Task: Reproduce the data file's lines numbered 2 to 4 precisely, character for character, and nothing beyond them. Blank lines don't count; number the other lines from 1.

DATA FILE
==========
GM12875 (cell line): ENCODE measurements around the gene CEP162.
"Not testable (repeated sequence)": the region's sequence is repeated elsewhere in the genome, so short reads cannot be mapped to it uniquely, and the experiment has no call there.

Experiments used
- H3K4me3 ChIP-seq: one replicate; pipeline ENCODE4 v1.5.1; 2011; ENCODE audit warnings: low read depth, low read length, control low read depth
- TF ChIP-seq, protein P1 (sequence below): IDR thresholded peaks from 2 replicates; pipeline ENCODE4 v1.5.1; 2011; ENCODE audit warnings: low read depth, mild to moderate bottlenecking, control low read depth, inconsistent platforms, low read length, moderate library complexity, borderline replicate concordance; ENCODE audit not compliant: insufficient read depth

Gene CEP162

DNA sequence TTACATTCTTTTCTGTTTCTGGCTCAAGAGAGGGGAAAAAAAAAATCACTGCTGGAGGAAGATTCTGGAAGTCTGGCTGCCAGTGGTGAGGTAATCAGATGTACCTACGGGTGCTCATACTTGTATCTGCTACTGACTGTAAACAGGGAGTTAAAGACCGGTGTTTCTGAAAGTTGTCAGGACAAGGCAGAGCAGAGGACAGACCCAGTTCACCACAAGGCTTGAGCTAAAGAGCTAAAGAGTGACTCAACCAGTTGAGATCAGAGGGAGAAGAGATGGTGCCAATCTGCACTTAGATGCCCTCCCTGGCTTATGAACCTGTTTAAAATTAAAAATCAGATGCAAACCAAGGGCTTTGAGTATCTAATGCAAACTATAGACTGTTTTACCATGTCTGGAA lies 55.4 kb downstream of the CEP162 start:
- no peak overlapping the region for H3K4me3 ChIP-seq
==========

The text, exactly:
"Not testable (repeated sequence)": the region's sequence is repeated elsewhere in the genome, so short reads cannot be mapped to it uniquely, and the experiment has no call there.

Experiments used
- H3K4me3 ChIP-seq: one replicate; pipeline ENCODE4 v1.5.1; 2011; ENCODE audit warnings: low read depth, low read length, control low read depth